Nigeria must urgently address its failure to protect and provide education to an entire generation of children in the Northeast, a region devastated by years of Boko Haram atrocities and gross violations by the military, Amnesty International warned today in a chilling new report.
The 91-page report, 'We dried our tears': Addressing the toll on children of Northeast Nigeria's conflict, examines how the military's widespread unlawful detention and torture have compounded the suffering of children from Borno and Adamawa states who faced war crimes and crimes against humanity at the hands of Boko Haram.
It also reveals how international donors have bankrolled a flawed programme that claims to reintegrate former alleged fighters, but which overwhelmingly amounts to unlawful detention of children and adults.
"The past decade of bitter conflict between Nigeria's military and Boko Haram has been an assault on childhood itself in Northeast Nigeria. The Nigerian authorities risk creating a lost generation unless they urgently address how the war has targeted and traumatized thousands of children," said Joanne Mariner, Acting Director of Crisis Response at Amnesty International.
"Boko Haram has repeatedly attacked schools and abducted large numbers of children as soldiers or 'wives,' among other atrocities.
"The Nigerian military's treatment of those who escape such brutality has also been appalling. From mass, unlawful detention in inhumane conditions, to meting out beatings and torture and allowing sexual abuse by adult inmates - it defies belief that children anywhere would be so grievously harmed by the very authorities charged with their protection."
Between November 2019 and April 2020, Amnesty International interviewed more than 230 people affected by the conflict, including 119 who were children when they suffered serious crimes by Boko Haram, the Nigerian military, or both. This included 48 children held in military detention for months or years, as well as 22 adults who had been detained with children.
Boko Haram's brutality
Sandals are strewn in the yard of the Government Girls Science and Technical College staff quarters in Dapchi, Nigeria, on February 22, 2018. Anger erupted in a town in remote Northeast Nigeria on 22 February after officials fumbled to account for scores of schoolgirls who locals say have been kidnapped by Boko Haram. Police said on 21 February that 111 girls from the college were unaccounted for following a Boko Haram raid late on 19 February. / AFP PHOTO / AMINU ABUBAKAR (Photo credit should read AMINU ABUBAKAR/AFP via Getty Images)
Children have been among those most impacted by Boko Haram's string of atrocities carried out over large swathes of Northeast Nigeria for nearly a decade. The armed group's classic tactics have included attacks on schools, widespread abductions, recruitment and use of child soldiers, and forced marriage of girls and young women, which all constitute crimes under international law.
This pattern of crimes is well-known because of high-profile cases like the abduction of hundreds of schoolgirls in Chibok in 2014. However, the scale of abductions has been often underestimated and certainly appears to run into the thousands. Boko Haram continues to force parents to hand over boys and girls, under threat of death. It continues to forcibly "marry" girls and young women. And it continues to murder people who try to escape.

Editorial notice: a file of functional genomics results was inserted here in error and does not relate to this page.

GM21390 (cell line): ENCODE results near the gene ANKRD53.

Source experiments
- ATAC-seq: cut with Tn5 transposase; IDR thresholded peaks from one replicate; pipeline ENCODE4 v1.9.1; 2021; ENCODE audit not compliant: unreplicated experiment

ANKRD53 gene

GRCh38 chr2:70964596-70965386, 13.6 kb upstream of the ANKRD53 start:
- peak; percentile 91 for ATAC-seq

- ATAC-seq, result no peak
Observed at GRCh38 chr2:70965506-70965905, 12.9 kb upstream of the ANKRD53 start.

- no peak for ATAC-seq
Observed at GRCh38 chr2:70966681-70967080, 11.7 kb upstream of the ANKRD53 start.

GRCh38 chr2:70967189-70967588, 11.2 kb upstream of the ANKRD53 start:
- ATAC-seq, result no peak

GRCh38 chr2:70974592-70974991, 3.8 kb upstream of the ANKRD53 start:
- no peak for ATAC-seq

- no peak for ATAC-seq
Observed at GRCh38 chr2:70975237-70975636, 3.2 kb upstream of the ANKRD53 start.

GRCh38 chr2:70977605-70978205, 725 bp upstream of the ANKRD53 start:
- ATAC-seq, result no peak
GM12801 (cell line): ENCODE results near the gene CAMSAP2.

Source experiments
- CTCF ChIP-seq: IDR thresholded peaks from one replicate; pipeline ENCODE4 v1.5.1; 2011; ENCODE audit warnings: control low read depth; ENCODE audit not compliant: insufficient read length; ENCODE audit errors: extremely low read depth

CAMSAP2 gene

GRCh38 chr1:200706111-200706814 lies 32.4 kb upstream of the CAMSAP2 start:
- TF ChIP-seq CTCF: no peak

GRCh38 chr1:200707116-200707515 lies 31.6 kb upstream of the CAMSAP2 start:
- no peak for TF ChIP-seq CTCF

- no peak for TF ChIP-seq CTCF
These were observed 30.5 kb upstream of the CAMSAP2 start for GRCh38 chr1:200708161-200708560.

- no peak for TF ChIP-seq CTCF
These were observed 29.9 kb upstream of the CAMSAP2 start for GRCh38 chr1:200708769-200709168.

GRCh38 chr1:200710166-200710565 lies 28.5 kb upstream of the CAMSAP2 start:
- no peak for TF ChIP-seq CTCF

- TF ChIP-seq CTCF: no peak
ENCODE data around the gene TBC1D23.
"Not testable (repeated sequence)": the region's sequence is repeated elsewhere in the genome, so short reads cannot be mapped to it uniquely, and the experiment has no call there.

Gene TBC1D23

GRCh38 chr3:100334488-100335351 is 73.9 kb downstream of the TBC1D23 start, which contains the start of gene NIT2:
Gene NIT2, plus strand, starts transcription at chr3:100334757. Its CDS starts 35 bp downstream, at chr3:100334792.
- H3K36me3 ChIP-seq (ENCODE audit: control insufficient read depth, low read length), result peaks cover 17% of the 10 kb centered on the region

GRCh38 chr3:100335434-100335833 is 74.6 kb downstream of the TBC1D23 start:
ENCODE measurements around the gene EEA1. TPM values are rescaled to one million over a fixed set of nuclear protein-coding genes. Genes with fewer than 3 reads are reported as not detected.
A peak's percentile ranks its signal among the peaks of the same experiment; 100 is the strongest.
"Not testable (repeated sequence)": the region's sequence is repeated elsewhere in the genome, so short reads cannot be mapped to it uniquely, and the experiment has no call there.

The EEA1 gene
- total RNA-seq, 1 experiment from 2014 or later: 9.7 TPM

Children in areas under Boko Haram control have been subjected to torture, including floggings and other beatings, as well as forced to watch public executions and other brutal punishments.
A 17-year-old girl who escaped Boko Haram after being abducted and held in captivity for four years described life in the Sambisa forest: "[My] wicked 'husband' always beat me... My daily activities included praying, cooking if there was food, [and] going for Quranic lessons. No movement was allowed, and no visiting friends. It was a terrible experience, and I witnessed different punishments, from shooting to stoning to lashing."
She, and most other former child "wives" interviewed -- including some who returned with children born during captivity -- had received little or no assistance in returning to school, starting livelihoods, or accessing psychosocial support.
"I'd like to go to school, but there's no money," said the 17-year-old girl. "The biggest help for me would be to go to school."
During an official ceremony at Giwa military barracks, men who were detained for up to four years, without ever facing charges, for suspicion of links with Boko Haram walk in a line after they were released and handed over to state officials for "rehabilitation", Maiduguri, Nigeria, 27 November 2019. (Photo by Audu Marte / AFP) (Photo by AUDU MARTE/AFP via Getty Images)
Children who escape Boko Haram territory face a raft of violations by the Nigerian authorities, also including crimes under international law. At best, they end up displaced, struggling for survival and with little or no access to education. At worst, they are arbitrarily detained for years in military barracks, in conditions amounting to torture or other ill-treatment.